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Repeated administration of synthetic cathinone 3,4-methylenedioxypyrovalerone persistently increases impulsive choice in rats

Hyatt, William S.a; Berquist, Michael D.a; Chitre, Neha M.b; Russell, Lauren N.a; Rice, Kenner C.c; Murnane, Kevin S.b; Fantegrossi, William E.a

doi: 10.1097/FBP.0000000000000492
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3,4-Methylenedioxypyrovalerone (MDPV) is a selective catecholamine reuptake inhibitor abused for its psychostimulant properties. This study examined if MDPV administration alters impulsive choice measured by delay discounting in rats. Three groups of rats were tested in daily delay discounting sessions to determine the effects of acute cocaine (1.0–30.0 mg/kg), MDPV (0.1–3.0 mg/kg), or saline on mean adjusted delay (MAD). Dose-dependent decreases in MAD were elicited only by acute MDPV, which also suppressed operant responding at the highest dose. Next, rats received post-session injections (30.0 mg/kg cocaine, 3.0 mg/kg MDPV, or saline) every other day for a total of 10 injections. MAD increased during saline treatment, did not change during cocaine treatment, and was reduced during MDPV treatment. In dose-effect re-determinations, no acute drug effects on MAD were observed, but compared to the initial dose-effect determination, MDPV suppressed operant responding in more animals, with zero animals completing trials at the highest dose. All saline and MDPV-treated subjects were sacrificed, and striatal and cortical dopamine levels were quantified by HPLC. These studies indicate that administration of MDPV may increase impulsive choice acutely and persistently. These proimpulsive effects are possibly mediated by increases in striatal dopamine turnover.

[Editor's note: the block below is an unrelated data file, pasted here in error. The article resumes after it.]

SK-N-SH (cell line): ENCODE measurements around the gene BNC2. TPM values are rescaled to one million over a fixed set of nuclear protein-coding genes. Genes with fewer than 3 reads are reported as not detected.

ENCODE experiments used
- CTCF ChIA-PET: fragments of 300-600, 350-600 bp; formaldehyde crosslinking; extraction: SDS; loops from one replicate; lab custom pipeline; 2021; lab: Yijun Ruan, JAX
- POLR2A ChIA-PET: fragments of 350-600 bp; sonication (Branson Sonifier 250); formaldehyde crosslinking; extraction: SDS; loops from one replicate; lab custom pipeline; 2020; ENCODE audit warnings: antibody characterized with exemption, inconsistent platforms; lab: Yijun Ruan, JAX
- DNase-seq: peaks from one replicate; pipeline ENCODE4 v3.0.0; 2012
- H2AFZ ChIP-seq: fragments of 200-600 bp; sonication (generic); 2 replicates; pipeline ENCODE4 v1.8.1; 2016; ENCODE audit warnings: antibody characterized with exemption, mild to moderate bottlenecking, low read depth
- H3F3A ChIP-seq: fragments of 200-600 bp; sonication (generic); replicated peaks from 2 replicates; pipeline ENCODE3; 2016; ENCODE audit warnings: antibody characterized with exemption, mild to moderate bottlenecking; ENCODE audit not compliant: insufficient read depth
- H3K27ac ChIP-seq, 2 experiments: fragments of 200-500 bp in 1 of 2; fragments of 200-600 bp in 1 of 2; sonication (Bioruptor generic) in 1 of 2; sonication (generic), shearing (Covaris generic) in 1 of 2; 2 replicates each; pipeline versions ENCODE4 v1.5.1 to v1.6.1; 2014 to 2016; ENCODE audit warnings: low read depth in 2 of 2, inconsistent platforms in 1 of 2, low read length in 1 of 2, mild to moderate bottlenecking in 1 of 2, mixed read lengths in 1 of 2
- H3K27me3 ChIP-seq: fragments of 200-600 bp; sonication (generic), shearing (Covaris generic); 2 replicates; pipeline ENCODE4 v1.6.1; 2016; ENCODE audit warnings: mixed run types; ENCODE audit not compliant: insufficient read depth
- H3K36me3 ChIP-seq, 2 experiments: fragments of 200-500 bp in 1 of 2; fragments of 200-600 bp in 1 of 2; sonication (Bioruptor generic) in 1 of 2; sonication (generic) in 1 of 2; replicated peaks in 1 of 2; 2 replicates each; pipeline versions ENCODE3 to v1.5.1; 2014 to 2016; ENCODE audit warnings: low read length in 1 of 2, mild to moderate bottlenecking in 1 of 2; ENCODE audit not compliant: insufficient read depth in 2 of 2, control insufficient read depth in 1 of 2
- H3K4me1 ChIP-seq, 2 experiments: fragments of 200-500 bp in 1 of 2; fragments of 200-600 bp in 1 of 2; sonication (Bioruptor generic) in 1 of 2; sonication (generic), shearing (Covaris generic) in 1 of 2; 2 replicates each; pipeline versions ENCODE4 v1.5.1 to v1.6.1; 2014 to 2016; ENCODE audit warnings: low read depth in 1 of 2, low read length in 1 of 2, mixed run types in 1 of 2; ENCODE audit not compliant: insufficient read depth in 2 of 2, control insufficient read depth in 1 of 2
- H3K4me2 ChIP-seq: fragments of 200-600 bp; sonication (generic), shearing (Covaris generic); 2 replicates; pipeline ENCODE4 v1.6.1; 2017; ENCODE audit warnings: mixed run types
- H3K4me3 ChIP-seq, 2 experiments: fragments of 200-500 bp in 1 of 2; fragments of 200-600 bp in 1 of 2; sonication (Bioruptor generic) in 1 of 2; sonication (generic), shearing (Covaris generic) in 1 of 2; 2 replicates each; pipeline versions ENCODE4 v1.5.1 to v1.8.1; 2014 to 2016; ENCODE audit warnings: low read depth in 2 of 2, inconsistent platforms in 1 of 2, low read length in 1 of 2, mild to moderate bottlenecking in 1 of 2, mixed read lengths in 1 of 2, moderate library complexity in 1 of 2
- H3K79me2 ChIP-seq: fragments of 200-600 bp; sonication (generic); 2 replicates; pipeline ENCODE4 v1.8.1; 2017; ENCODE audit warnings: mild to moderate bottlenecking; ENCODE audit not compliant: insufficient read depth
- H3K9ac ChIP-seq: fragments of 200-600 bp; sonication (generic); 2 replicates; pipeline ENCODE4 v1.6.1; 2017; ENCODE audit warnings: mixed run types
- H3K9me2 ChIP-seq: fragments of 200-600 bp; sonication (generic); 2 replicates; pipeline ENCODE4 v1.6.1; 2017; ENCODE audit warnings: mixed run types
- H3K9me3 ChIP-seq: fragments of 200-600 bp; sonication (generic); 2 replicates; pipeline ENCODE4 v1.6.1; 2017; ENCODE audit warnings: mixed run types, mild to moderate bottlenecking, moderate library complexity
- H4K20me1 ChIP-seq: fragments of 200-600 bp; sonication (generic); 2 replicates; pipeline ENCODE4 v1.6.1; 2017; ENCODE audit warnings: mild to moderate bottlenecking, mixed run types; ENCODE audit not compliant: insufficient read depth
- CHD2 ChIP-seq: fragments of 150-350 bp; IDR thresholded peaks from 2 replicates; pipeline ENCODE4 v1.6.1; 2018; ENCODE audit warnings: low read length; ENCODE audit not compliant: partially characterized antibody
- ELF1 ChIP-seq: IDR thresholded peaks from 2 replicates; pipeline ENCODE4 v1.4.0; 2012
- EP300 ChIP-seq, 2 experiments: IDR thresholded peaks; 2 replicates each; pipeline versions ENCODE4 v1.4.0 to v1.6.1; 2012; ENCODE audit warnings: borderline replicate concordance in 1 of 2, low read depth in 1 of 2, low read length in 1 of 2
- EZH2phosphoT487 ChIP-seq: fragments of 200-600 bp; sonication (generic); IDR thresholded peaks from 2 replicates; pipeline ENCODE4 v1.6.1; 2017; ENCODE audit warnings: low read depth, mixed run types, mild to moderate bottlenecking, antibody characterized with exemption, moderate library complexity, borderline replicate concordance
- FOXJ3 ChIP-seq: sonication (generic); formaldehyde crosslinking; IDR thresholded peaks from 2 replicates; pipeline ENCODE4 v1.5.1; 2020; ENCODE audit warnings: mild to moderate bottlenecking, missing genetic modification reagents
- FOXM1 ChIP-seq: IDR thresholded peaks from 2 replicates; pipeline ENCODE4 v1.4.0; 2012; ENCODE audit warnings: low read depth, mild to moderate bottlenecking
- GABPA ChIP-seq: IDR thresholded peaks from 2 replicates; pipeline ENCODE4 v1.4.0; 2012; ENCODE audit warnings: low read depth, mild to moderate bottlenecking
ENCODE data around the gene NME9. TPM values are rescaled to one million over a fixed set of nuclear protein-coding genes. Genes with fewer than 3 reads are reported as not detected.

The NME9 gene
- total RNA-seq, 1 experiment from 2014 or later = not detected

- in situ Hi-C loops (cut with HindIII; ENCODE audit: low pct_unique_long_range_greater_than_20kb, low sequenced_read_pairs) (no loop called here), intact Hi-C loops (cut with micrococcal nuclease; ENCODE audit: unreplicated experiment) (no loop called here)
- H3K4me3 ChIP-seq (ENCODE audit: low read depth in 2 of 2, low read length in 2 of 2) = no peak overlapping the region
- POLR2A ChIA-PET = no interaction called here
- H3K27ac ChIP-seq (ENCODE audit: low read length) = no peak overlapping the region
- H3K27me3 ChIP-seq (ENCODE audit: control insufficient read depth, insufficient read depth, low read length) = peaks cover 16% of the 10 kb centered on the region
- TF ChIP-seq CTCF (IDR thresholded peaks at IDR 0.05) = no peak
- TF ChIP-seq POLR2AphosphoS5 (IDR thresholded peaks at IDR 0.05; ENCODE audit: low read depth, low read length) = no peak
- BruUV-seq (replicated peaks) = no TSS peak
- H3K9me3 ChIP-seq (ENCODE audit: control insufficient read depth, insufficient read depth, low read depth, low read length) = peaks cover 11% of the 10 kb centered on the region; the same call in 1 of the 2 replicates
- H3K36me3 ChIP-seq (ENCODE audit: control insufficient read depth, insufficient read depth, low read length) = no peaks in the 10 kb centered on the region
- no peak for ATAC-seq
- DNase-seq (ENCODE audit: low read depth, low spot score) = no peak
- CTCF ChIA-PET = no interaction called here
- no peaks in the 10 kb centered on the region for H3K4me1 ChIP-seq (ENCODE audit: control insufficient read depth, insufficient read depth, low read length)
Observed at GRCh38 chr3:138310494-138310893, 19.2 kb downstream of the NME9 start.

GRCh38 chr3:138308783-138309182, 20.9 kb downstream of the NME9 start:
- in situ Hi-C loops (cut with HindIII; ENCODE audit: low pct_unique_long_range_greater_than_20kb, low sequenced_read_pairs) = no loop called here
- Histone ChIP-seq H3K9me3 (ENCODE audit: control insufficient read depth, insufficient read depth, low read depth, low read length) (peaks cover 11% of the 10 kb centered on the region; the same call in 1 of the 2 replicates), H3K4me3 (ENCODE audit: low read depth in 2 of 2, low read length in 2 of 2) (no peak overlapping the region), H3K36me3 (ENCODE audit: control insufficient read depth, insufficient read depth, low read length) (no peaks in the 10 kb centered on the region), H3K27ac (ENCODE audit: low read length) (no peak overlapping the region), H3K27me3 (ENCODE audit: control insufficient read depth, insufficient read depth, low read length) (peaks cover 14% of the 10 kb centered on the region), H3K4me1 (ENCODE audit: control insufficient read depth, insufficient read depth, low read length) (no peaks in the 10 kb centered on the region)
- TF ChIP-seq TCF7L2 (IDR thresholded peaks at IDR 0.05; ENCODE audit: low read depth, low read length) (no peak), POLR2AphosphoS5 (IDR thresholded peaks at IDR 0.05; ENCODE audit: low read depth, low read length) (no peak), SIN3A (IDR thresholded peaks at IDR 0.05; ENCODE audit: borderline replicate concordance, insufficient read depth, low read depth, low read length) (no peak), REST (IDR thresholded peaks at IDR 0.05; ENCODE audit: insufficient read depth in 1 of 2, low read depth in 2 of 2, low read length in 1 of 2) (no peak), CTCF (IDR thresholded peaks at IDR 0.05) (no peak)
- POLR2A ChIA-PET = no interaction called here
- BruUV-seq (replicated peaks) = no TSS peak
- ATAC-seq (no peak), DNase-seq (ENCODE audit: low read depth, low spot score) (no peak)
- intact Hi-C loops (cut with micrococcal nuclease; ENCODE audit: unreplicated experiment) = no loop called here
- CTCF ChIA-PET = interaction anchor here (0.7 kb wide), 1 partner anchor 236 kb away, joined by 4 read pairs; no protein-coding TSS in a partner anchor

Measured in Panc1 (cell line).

aDepartment of Pharmacology and Toxicology, College of Medicine, University of Arkansas for Medical Sciences, Little Rock, Arkansas

bDepartment of Pharmaceutical Sciences, College of Pharmacy, Mercer University, Atlanta, Georgia

cDrug Design and Synthesis Section, National Institute on Drug Abuse and National Institute on Alcohol Abuse and Alcoholism, Rockville, Maryland, USA

Received 17 September 2018 Accepted as revised 14 April 2019

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Correspondence to William E. Fantegrossi, PhD, Department of Pharmacology and Toxicology, College of Medicine, University of Arkansas for Medical Sciences, Little Rock, AR 72207, USA, E-mail: WEFantegrossi@uams.edu

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